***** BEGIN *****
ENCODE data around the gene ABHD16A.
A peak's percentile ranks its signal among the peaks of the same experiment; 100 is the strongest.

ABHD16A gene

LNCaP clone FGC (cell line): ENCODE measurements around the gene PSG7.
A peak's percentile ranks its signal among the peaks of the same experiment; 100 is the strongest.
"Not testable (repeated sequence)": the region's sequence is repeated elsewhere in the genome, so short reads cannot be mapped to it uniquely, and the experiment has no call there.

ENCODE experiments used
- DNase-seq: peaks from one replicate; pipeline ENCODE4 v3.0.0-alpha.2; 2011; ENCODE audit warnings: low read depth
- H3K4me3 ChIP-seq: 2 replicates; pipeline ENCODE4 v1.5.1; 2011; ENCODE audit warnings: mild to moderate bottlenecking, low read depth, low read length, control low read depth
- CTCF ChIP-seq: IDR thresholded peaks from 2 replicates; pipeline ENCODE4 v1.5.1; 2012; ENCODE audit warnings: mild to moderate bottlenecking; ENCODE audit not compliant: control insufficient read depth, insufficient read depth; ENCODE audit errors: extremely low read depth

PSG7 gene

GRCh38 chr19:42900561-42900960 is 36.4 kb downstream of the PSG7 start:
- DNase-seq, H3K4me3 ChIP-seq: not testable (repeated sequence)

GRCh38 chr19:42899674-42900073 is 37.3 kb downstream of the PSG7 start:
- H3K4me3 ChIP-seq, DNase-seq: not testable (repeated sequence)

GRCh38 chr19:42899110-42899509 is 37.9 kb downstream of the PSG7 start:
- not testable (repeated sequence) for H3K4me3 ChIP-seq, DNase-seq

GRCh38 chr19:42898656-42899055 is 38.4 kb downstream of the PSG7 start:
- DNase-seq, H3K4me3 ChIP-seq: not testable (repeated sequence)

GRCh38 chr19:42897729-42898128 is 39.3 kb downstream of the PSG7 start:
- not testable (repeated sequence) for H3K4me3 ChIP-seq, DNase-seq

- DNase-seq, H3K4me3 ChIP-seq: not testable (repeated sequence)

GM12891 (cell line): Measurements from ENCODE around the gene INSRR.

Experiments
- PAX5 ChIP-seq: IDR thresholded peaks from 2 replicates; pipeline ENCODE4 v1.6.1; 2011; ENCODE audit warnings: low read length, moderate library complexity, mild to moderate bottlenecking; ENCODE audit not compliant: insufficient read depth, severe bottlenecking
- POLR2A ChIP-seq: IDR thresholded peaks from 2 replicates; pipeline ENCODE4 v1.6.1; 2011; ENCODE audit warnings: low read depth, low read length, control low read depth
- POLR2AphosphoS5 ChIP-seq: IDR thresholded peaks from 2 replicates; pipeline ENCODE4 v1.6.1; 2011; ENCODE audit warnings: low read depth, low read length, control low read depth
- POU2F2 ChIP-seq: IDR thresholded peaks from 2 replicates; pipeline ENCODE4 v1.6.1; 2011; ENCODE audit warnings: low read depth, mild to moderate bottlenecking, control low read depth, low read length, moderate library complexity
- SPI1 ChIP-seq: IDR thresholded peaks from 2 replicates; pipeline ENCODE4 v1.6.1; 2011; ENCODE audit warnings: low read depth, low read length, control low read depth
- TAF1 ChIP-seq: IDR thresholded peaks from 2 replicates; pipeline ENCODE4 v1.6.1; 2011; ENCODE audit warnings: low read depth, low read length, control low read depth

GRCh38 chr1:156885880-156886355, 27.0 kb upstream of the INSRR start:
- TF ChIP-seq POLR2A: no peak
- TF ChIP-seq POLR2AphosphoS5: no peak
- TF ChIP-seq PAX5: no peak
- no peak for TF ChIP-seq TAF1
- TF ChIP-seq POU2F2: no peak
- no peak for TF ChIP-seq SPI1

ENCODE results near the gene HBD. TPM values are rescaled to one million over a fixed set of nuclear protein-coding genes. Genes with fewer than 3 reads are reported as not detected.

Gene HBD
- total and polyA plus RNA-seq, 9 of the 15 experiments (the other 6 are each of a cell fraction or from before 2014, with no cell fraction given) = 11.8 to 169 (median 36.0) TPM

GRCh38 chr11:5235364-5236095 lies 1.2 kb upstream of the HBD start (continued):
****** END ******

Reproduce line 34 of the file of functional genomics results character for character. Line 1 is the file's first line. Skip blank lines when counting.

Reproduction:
- TF ChIP-seq PAX5: no peak